[Editor’s note: This review may contain spoilers.]
Writers: Jody Houser and Jim Krueger
Artists: Tommy Lee Edwards and Phil Hester
Violet Paige has a plan. As Violet Paige she does things that keep Mother Panic identity a secret. Interestingly enough, just like Bruce, she uses her money and fame to make everyone think she is a bit of a loose cannon. Of course, both Batman and Mother Panic are just that. They are crazed. The plot of issue four only reminds us of Violet’s horrific past. Things explode both literally and figuratively.
In the “Gotham Radio” back story, we learn very little about what is going on other than there used to be a superhero called Odd Man who turned some baddies into stone and he never got over it. Hmmm. Violet, are you paying attention?
Violet Paige is just the right amount of crazy. She is well aware that what she is doing is totally messed up, but she does it anyway. Her mother on the other hand, well…Check out this exchange:
“Mom, are you awake?
“I don’t know.” Comes a voice from the next room.
Violet walks in and sees her mother digging up a plant. “You are definitely awake.”
“I thought I might be, but you can never be sure.”
In these few passages, Jody Houser tells us everything we need to know about Mrs. Paige. Yes, we have seen the terrible things done to her and we have seen her lifesized Wonderland, but we have yet to really confirm where her head is. She is not well. She needs serious help. Violet, it clearly not capable of giving it, yet she seems to think that no one else is either.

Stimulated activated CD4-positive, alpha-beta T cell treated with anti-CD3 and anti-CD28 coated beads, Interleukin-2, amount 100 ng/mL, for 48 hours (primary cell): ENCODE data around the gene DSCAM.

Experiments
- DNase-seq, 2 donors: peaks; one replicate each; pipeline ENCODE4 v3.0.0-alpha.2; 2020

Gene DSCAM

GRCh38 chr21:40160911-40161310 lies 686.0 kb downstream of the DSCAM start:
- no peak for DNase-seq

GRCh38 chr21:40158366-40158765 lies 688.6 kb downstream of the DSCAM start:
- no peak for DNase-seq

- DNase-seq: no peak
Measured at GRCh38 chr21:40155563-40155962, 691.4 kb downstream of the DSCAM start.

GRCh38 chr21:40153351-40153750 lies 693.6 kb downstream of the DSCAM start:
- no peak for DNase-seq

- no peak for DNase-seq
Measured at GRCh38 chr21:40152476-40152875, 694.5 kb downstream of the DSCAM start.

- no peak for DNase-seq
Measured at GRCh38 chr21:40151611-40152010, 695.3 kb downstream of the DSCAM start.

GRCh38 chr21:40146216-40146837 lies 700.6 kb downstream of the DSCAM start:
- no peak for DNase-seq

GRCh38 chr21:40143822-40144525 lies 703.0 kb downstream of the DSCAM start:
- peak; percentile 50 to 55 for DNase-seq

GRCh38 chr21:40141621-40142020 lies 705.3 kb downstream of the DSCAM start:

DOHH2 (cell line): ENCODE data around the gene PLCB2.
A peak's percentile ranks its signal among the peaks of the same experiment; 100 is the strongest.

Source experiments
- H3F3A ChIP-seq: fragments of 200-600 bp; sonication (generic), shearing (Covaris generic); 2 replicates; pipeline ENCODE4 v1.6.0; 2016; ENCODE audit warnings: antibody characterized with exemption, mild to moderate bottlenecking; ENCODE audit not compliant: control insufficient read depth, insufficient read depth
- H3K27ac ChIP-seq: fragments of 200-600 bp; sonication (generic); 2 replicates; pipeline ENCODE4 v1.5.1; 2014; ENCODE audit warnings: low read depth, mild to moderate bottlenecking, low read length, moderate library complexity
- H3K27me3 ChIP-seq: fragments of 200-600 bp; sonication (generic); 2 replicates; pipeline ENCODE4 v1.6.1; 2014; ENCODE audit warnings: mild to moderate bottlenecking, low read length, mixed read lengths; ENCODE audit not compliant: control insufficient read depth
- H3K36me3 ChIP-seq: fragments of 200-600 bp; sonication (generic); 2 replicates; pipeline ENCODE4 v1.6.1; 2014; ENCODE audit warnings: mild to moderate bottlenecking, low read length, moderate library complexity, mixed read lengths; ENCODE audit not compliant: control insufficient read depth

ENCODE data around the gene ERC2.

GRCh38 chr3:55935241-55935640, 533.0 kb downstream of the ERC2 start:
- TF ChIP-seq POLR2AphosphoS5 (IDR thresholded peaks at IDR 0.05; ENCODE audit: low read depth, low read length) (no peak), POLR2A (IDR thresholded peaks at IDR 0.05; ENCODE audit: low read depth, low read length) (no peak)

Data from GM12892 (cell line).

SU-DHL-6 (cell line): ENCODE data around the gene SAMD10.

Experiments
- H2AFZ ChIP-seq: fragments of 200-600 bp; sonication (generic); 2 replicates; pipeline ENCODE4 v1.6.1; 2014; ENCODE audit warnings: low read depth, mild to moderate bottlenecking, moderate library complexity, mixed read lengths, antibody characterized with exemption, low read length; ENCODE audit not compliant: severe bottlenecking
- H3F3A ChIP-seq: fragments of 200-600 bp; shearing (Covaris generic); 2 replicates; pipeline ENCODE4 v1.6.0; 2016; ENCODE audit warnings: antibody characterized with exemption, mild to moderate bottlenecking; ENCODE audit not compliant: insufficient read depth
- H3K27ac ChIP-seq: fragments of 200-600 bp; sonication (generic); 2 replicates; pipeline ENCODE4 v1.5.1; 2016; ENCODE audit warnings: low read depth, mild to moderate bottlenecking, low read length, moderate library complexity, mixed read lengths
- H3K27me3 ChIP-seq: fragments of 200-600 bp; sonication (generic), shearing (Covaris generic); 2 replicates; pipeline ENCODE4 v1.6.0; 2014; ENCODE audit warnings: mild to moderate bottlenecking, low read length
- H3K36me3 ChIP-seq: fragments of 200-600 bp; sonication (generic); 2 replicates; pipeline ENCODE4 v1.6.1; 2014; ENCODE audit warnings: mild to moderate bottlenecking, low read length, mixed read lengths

Houser and Edwards give us some pretty detailed flashbacks to Violet’s time at Gather House. Honestly, it makes Ma Gunn’s look like a vacation stay. Edwards’ artwork is terrifying, beautiful, and perfect for a book like this. Young Animal books are Rated M and Edwards takes full advantage of that rating. Panel after panel of nightmares make us understand Violet a bit more with each page we turn.
That “Gotham Radio” story is the weak link here. Clearly it is going somewhere, but with only a few pages in each issue, it feels tedious. I have faith in this team, and I know it will all come to big, ugly, bat-shaped head, but I would like to see a stand alone issue where “Gotham Radio” plays out and then we get back to how it matters to Violet. It is her world, and we are all just living in it.
I really dig this book. Violet is a complex character. DC has proven once again that as a company, they understand how female characters work. They are not just eye candy in tight pants. Bravo!